Yeast and BakingLessons


Baking Terms Defined


Active Dry Yeast
Yeast that has been dried, forming small dehydrated granules. This product was developed in the 1940’s for use by the armed forces.

Along with carbon dioxide – one of the two major by-products of yeast fermentation. The alcohol in bread dissipates in baking

All-Purpose Flour
A blend of hard and soft wheat and contains lower amounts of the proteins that form gluten. It is the most versatile of all the wheat flours and can be used for cookies, cakes and pies. Yeast-leavened breads made with All-Purpose flour tend to be smaller and more compact.

To cook food in an oven with dry heat.

Baker’s Yeast
Yeast used to leaven baked goods, derived from the species Saccharomyces cerevisiae.

Bread Flour
Contains higher levels of gluten-forming proteins. It is recommended for use in yeast-raised products, and is the best choice when using a bread machine.

Bread Machine Yeast
Instant dry yeast designed for easy dispersion and tolerance of the handling in bread machines.

Brewer’s Yeast
An inactive yeast product that is a by-product of beer making. It is processed as a nutritional supplement for humans.

Cake Yeast
Also known as fresh or compressed yeast, this “wet” yeast can be added directly to dry ingredients or dissolved in warm liquids prior to mixing.

Carbon Dioxide
One of the two main by-products of yeast fermentation, this gas is trapped in the dough by the gluten network – causing the dough to rise.

A chemical that can bind two incompatible items, such as oil and water.

The process by which yeast converts available sugars to carbon dioxide and alcohol.

Wheat flour is used to make yeast-raised products. It contains gluten forming proteins, which are necessary to support the fermentation of yeast. The most common wheat flours used in baking are whole wheat flour, bread flour and all-purpose flour.

The endosperm of wheat flour contains two proteins – glutenin and gliadin. When the flour is hydrated and kneaded, these proteins combine to form gluten. Gluten provides the dough structure that is responsible for holding the carbon dioxide gas produced by yeast, and gives the dough strength and elasticity.

Hard Wheat Flour
Recommended for use in yeast-raised bakery foods. It contains a high level of wheat proteins that form the gluten network when flour is hydrated and kneaded.

Instant Yeast
This type of yeast is also known as “fast-rising” or “fast-acting” dry yeast. Instant yeast can shorten the rising time in traditional baking by as much as 50%.

Kneading is the process of developing dough into a smooth, elastic ball. When flour is mixed with liquid, gluten strands are formed. Kneading develops the gluten by making it stronger and more elastic for better volume and gas retention.

A substance that helps make baked products rise. Yeast, baking powder and baking soda are the most common leaveners for baking.

A bread starter consisting of flour, water and wild yeasts.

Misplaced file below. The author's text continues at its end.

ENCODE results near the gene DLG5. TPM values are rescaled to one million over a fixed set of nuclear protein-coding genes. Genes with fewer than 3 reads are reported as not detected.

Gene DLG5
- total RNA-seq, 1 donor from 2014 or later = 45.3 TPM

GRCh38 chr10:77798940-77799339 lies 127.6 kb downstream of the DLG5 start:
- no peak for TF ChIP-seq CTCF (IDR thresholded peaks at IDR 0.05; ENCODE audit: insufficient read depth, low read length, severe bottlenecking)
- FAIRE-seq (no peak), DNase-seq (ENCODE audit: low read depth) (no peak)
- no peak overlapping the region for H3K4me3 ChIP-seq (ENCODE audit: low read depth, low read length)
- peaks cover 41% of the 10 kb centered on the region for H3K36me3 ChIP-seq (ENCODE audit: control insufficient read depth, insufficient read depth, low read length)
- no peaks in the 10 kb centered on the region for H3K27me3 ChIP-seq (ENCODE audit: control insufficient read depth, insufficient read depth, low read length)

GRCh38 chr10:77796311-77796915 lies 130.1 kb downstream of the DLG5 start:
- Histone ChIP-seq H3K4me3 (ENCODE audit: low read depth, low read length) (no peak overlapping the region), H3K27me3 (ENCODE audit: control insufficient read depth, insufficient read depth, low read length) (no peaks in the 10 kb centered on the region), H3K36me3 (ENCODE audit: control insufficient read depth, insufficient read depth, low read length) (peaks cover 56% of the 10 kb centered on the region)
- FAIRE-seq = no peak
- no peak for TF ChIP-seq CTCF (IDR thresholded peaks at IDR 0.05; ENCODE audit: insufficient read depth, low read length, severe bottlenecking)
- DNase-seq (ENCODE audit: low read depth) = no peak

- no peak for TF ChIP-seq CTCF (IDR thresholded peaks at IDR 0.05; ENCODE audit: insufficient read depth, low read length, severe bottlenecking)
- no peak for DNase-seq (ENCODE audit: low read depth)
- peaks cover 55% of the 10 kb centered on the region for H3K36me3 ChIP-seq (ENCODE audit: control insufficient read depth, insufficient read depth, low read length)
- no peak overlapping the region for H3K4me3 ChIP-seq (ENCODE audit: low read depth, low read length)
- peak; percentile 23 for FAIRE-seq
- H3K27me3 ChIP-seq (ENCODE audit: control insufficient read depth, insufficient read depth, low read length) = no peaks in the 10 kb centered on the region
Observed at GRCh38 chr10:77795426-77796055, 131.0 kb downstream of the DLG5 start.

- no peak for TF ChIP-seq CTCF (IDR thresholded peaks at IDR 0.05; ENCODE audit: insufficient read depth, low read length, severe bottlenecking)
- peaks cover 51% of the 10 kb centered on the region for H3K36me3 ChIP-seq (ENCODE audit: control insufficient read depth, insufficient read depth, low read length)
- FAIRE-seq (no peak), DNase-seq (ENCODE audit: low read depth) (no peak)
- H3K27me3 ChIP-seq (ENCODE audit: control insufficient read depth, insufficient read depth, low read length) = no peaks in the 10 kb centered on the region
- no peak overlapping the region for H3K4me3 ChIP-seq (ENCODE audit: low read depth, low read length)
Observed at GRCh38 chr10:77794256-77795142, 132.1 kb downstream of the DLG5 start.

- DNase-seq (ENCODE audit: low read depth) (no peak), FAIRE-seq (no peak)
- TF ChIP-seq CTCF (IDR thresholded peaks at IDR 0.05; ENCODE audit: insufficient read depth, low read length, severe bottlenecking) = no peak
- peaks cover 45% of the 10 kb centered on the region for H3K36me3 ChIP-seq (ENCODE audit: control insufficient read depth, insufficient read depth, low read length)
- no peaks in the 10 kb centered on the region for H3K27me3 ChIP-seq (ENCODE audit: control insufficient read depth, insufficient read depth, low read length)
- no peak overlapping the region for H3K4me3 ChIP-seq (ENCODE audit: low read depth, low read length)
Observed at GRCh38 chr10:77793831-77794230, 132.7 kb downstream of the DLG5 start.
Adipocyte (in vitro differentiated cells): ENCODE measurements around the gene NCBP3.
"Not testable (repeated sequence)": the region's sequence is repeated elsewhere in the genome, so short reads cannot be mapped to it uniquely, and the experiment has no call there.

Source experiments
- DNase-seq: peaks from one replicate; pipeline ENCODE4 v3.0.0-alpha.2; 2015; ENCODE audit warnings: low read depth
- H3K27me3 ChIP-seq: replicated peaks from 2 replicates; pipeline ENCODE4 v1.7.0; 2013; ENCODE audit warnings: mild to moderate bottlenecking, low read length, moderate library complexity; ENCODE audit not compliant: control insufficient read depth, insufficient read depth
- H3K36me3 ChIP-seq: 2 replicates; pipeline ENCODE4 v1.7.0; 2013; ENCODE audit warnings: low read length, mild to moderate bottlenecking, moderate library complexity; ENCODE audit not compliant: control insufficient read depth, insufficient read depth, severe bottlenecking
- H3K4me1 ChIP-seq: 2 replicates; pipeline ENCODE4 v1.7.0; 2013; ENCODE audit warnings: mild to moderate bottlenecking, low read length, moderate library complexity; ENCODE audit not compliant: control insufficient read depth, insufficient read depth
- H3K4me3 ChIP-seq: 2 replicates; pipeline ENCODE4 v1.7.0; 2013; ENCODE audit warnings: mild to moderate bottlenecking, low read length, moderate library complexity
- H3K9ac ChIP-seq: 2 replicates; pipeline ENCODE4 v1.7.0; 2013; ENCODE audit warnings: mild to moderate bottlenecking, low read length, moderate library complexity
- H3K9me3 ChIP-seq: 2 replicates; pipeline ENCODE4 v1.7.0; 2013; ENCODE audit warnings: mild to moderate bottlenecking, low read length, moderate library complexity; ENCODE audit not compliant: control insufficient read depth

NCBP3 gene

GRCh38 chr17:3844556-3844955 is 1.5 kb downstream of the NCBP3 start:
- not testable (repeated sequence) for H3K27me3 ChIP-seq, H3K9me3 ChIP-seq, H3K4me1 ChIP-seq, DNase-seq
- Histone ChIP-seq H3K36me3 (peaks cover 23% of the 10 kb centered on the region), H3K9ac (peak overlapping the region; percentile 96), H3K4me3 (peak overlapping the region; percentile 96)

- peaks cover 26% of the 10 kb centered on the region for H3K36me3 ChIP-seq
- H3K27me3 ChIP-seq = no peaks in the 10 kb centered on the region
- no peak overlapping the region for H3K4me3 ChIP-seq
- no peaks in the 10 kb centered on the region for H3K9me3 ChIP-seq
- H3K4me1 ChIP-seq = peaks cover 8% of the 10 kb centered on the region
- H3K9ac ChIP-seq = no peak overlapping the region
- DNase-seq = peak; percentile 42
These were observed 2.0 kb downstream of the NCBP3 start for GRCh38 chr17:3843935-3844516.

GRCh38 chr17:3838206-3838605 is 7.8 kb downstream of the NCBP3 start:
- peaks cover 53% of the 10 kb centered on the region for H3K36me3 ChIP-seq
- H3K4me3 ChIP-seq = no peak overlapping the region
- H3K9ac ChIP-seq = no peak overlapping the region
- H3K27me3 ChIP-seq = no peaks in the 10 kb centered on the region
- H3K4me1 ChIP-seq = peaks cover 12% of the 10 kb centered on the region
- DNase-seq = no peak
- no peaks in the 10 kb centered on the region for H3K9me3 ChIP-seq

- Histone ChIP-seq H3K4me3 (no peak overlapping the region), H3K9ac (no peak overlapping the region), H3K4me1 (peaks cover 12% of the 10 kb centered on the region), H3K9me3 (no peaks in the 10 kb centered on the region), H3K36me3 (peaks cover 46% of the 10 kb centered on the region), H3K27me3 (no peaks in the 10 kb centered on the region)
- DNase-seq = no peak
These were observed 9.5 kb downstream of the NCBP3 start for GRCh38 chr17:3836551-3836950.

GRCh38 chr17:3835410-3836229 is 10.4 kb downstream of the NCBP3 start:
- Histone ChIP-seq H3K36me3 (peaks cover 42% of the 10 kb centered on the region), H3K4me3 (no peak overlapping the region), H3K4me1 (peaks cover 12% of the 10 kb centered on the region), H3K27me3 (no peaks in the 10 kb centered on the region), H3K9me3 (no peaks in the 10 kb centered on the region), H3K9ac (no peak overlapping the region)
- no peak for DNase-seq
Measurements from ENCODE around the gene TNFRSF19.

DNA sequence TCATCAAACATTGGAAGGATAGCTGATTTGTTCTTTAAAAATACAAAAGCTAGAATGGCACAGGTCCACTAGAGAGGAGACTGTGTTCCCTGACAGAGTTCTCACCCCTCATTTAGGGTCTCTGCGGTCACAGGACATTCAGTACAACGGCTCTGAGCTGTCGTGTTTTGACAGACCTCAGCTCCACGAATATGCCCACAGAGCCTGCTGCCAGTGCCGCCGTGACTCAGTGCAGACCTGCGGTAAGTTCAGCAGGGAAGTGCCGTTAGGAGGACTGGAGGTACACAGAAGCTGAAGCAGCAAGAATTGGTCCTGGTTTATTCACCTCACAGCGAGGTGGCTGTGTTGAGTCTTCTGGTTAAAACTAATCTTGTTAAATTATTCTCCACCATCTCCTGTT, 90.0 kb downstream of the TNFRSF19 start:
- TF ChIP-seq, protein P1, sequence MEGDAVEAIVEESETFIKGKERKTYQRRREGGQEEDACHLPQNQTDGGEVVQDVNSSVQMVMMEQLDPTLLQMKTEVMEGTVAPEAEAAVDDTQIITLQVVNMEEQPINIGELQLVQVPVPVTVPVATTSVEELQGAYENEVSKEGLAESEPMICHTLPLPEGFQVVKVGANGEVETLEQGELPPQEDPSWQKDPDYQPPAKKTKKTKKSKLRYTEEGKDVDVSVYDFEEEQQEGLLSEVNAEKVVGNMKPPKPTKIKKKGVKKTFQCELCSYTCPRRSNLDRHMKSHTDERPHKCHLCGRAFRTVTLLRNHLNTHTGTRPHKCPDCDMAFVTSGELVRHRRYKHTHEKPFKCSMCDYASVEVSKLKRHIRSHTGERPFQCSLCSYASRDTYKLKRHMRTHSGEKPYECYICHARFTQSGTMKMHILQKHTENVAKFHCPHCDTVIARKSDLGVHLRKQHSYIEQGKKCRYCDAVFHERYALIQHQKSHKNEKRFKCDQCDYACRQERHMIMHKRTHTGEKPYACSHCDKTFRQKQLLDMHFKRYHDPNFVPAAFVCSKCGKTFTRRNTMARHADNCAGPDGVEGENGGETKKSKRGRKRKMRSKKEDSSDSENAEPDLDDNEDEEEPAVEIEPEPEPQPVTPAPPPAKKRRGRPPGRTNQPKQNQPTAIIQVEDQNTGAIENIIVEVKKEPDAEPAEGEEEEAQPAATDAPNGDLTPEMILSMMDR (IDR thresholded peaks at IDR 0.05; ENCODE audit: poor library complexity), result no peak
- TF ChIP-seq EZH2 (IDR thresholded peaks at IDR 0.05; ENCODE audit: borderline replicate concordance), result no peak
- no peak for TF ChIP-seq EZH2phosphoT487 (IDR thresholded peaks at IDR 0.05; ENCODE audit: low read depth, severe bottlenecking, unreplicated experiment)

Nitrogen Packed
Nitrogen is used to replace the oxygen in the package. Particularly important for items that are sensitive to oxygen exposure – like yeast.

In bread making this refers to the rising step for bread. Most often this is in an acclimate controlled “proof box”.

Proofing Yeast
Activating yeast before adding it to the dry ingredients by mixing it with warm water and a pinch of sugar.

Quick Bread
Any bread leavened with a chemical leavener – baking powder, baking soda and an acid – rather than yeast. Muffins and biscuits are the most popular.

The stage when making yeast breads where the dough is set in a warm, draft-free place for a period of time while the yeast ferments some of the sugar in the dough into carbon dioxide and alcohol. The carbon dioxide gas helps the dough to rise.

Salt Rising Bread
Bread that was traditional before the use of yeast. Made with a fermented mixture of cornmeal, salt, sugar, water and flour.

Soft Wheat
Contains a lower amount of the proteins responsible for gluten formation compared to hard wheat flour. It is commonly used for chemically-leavened products such as cakes, cookies and crackers. It can be used in yeast-leavened bread, but is not recommended for use in bread machines.

Sorbitan Monosterate
An emulsifier used in yeast manufacturing to aid in the drying process. Sorbitan Monosterate protects the yeast from excess drying and aids in the rehydration of the yeast cells.

Sourdough Starter
A mixture of flour, water and yeast that is allowed to sit in a warm place for the yeast to ferment and develop a sour flavor. Once fermented the starter can be used in bread recipes to provide a unique flavor.

Unbleached Flour
White flour without bleaching or aging agents added to hasten the aging process. This flour whitens naturally as it ages.

A dough that has not risen enough.

Bread or dough product containing no yeast or chemical leavener.

Vacuum Packed
A method of removing oxygen from a package. Larger bulk packages of dry yeast are vacuum packed.

Vital Wheat Gluten

Vital Gluten is the dried protein taken from the flour by getting rid of the starch. It is a good dough conditioner or enhancement for yeast breads especially for whole grain breads or when using all-purpose flour.

Whole Wheat Flour
Wheat flour milled using the whole wheat berry, and contains lower amount of gluten-forming proteins. When using whole wheat flour to make yeast-raised baked goods, the addition of bread flour and/or vital wheat gluten is recommended to create a more desirable loaf that is lighter and taller.

A group of microscopic single cell fungi found practically everywhere on earth. Baker’s yeast comes from one species of the yeast family called Saccharomyces cerevisiae, and is very strong and capable of fermentation (converting sugar into carbon dioxide and alcohol).

Yeast Bread
Any bread whose primary leavening action results from the fermentation of sugar by yeast.